Quibi’s Rise And Immediate Fall In The Steaming Industry

Co-founder Jeffrey Katzenberg knew that Quibi was either going to be a home run or massive swing and a miss.

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Jeffrey Katzenberg and Meg Whitman were the two billionaires that launched Quibi, an experimental new entertainment streaming service that was meant to offer celebrity-filled fragmented “quick bite” shows; hence the name Quibi. Every episode on the app is 10 minutes or less and includes programming like a Joe Jonas hosted talk show, a documentary on Lebron James’s ‘I Promise’ school, Chrissy Teagan working as a judge, and more. 

The app launched in April after nearly $1.75 billion had been invested into the app’s creation/content. Many were skeptical as to whether or not this new mode of streaming would catch on. On paper, we know that among the younger generation especially, attention spans are only getting shorter, as exemplified by social media apps such as Tik Tok and YouTube’s popularity, so Quibi was meant to take full advantage of that. 

From the start, the business struggled, according to Katzenberg. Upon its launch Quibi barely made it into the top 50 most downloaded apps for the week, and initially only attracted 1.5 million active users by the end of May; its second month on the market. For comparison, Disney Plus launched in December 2019 and currently has over 50 million active subscribers. Netflix, which is one of the original streaming services to launch in America, has a whopping 183 million global users. Quibi is currently only available in the US and Canada. Michael Goodman is a media analyst who recently spoke with the media about the “rise and fall” of the app.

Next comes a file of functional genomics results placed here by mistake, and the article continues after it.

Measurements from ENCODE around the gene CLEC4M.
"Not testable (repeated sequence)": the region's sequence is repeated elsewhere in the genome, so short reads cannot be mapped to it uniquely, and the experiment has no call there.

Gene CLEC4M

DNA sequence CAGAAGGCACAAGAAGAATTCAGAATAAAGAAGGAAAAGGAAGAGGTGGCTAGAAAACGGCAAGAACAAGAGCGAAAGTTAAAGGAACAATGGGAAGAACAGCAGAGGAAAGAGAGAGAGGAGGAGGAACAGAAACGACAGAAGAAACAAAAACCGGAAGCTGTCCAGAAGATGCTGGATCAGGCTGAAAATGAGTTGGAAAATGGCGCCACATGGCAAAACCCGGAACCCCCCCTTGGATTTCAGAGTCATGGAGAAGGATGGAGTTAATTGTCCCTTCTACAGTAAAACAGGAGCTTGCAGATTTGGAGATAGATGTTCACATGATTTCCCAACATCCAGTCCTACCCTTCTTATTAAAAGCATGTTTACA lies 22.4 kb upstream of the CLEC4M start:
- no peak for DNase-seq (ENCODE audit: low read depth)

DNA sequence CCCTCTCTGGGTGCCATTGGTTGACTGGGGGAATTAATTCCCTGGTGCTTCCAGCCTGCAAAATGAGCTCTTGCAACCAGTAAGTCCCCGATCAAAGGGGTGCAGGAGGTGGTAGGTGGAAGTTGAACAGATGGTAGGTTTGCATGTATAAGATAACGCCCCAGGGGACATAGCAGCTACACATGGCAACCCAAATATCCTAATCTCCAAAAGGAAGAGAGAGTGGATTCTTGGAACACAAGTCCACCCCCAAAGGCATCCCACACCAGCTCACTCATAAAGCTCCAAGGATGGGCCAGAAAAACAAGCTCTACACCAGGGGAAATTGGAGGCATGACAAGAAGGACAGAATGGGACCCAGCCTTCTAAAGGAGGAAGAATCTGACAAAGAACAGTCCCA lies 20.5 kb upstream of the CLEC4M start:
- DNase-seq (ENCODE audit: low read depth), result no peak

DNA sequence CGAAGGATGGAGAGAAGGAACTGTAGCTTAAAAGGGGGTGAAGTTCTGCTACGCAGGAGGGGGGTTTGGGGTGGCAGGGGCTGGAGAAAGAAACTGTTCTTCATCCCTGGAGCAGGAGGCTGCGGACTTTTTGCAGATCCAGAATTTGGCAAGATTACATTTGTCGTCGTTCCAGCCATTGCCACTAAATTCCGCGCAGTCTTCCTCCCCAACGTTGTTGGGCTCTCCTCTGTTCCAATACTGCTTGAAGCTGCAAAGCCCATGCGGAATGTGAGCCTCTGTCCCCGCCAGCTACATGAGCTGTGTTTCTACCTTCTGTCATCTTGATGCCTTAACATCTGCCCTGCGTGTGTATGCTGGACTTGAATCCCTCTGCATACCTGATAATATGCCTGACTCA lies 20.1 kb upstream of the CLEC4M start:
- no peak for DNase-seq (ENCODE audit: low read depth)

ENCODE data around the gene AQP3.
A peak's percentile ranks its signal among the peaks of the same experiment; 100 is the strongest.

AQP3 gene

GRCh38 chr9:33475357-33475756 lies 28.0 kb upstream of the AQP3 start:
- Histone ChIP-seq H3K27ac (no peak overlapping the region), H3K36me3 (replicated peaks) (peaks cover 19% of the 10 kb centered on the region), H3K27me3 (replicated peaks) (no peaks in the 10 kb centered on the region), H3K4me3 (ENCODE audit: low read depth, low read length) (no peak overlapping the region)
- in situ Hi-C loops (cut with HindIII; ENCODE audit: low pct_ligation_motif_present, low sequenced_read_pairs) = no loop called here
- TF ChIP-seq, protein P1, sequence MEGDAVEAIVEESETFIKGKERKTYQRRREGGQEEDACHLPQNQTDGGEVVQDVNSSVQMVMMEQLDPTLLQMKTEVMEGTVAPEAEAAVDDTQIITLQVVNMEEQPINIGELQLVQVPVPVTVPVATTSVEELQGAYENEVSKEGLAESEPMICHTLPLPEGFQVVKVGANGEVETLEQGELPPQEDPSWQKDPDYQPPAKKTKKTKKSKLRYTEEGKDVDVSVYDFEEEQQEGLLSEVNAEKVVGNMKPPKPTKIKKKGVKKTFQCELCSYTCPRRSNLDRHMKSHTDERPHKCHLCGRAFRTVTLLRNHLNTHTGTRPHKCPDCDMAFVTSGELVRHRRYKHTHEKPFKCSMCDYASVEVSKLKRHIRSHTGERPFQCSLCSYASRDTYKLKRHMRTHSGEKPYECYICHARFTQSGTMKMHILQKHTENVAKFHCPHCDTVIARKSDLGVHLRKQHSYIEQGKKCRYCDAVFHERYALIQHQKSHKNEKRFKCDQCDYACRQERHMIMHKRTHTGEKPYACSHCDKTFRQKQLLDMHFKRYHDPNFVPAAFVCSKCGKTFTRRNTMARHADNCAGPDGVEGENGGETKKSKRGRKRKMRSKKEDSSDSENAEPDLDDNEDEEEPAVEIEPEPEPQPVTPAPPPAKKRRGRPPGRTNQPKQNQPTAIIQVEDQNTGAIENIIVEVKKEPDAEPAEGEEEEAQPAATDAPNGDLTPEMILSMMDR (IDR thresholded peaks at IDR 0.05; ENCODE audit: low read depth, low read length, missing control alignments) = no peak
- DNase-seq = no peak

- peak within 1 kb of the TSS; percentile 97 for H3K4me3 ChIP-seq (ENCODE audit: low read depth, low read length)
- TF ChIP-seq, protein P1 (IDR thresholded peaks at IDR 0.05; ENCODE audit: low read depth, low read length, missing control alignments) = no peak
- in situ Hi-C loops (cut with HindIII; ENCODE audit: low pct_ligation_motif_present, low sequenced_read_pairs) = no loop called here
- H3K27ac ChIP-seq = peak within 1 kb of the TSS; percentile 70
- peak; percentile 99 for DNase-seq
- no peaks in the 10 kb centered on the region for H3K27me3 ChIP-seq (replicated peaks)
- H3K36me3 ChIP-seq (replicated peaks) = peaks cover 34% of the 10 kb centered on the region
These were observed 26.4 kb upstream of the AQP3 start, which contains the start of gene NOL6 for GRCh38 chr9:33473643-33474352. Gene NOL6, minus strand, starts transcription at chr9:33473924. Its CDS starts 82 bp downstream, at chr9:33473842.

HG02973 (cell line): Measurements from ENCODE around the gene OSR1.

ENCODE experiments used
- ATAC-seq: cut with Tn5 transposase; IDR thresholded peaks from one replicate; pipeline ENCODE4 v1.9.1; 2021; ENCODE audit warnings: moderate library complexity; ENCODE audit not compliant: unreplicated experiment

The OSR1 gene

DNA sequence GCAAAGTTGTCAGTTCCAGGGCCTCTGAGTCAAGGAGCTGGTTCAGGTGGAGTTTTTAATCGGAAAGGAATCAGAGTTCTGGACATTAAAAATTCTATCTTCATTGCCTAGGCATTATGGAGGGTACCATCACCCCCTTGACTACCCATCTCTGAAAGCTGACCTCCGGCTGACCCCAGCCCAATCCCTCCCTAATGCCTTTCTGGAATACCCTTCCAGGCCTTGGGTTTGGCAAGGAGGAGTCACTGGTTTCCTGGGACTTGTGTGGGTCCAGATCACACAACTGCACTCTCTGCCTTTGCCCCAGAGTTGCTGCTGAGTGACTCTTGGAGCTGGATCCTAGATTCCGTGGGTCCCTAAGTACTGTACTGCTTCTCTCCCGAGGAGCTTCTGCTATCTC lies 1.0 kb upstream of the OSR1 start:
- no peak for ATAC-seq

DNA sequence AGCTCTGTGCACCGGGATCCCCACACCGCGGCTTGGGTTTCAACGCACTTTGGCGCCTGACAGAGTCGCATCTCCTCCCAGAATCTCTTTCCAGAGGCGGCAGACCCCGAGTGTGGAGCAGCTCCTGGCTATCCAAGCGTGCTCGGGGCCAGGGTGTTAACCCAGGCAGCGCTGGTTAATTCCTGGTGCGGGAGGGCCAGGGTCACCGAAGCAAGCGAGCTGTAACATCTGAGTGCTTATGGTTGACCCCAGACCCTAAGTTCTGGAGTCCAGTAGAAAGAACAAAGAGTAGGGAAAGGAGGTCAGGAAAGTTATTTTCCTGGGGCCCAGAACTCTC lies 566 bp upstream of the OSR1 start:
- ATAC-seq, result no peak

“Quibi was either going to be a huge home run or a massive swing and a miss. With the pandemic and the ending of its 90-day free trial leaving the app with millions of fewer subscribers than anticipated, the scales seemed decidedly tipped toward swing and miss.”

A Quibi subscription is $4.99 a month with advertisements and $7.99 without advertisements. The company initially projected to have 7.4 million subscribers by the end of 2020, but based on the current data they’re predicted to end the year with 2 million subscribers.

The drop off in users after the initial 90-day free trial hit Katzenberg and the entire company hard. Quibi was originally on track to have spent $1 billion by the end of the third quarter of 2020. It was able to earn $750 million in the beginning of this year, however, the company would need to make an additional $200 million of new funding by the end of 2021 if they want to survive the massively competitive streaming market.  

Media reports also claim that Katzenberg and Whitman have a very futile working relationship. Megan Imbres, the head of brand marketing, Janice Min, head of daily content, and Tim Connolley, head of partnerships/advertising, have all quit working unter Katzenberg and Whitman within the past year. That’s three major executive heads that departed from Quibi as they were enduring their struggle of a launch.